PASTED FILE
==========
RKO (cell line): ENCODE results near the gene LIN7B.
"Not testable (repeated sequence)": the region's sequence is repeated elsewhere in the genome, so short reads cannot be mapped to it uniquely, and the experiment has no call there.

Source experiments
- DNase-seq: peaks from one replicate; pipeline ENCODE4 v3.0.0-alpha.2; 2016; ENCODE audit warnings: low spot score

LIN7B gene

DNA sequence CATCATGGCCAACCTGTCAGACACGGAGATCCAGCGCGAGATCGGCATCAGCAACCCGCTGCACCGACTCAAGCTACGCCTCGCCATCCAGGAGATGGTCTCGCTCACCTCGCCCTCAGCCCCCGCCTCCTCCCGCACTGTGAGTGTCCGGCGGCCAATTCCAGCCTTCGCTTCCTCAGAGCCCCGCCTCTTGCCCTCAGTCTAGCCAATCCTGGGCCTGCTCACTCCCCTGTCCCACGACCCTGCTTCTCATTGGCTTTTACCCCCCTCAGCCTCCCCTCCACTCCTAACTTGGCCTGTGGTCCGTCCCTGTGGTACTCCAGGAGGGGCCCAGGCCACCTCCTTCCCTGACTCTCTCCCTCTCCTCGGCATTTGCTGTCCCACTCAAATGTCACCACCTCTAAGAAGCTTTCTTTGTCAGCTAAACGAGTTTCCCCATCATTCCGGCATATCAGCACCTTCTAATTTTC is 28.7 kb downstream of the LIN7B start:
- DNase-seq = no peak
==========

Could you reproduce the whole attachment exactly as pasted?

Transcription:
RKO (cell line): ENCODE results near the gene LIN7B.
"Not testable (repeated sequence)": the region's sequence is repeated elsewhere in the genome, so short reads cannot be mapped to it uniquely, and the experiment has no call there.

Source experiments
- DNase-seq: peaks from one replicate; pipeline ENCODE4 v3.0.0-alpha.2; 2016; ENCODE audit warnings: low spot score

LIN7B gene

DNA sequence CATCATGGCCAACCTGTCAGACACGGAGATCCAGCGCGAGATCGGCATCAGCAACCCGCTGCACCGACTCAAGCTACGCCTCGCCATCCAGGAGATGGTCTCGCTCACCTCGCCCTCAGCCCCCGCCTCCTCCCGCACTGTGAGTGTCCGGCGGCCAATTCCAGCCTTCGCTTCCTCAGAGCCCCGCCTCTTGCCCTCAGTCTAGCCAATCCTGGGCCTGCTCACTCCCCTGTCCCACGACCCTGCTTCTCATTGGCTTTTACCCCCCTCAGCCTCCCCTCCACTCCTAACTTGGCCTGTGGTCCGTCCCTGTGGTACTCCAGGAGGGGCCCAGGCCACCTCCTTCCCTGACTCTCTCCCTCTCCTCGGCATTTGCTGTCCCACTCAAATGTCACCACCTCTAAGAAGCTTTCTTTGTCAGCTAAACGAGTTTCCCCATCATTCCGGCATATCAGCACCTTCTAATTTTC is 28.7 kb downstream of the LIN7B start:
- DNase-seq = no peak